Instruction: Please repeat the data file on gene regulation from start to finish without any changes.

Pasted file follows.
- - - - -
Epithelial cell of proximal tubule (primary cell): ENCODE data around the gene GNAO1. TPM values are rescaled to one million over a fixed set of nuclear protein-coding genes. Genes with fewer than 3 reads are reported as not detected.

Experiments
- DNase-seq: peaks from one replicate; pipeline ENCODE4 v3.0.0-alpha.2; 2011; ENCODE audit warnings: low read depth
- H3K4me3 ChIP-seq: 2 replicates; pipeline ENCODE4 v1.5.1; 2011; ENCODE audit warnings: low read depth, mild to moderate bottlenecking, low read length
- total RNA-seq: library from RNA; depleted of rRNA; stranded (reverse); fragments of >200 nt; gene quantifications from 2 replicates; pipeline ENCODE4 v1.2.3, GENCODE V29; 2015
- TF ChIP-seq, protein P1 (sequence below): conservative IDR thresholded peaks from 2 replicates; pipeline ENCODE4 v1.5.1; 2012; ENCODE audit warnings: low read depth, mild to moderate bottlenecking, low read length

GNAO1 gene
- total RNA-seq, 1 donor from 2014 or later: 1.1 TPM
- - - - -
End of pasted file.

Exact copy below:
Epithelial cell of proximal tubule (primary cell): ENCODE data around the gene GNAO1. TPM values are rescaled to one million over a fixed set of nuclear protein-coding genes. Genes with fewer than 3 reads are reported as not detected.

Experiments
- DNase-seq: peaks from one replicate; pipeline ENCODE4 v3.0.0-alpha.2; 2011; ENCODE audit warnings: low read depth
- H3K4me3 ChIP-seq: 2 replicates; pipeline ENCODE4 v1.5.1; 2011; ENCODE audit warnings: low read depth, mild to moderate bottlenecking, low read length
- total RNA-seq: library from RNA; depleted of rRNA; stranded (reverse); fragments of >200 nt; gene quantifications from 2 replicates; pipeline ENCODE4 v1.2.3, GENCODE V29; 2015
- TF ChIP-seq, protein P1 (sequence below): conservative IDR thresholded peaks from 2 replicates; pipeline ENCODE4 v1.5.1; 2012; ENCODE audit warnings: low read depth, mild to moderate bottlenecking, low read length

GNAO1 gene
- total RNA-seq, 1 donor from 2014 or later: 1.1 TPM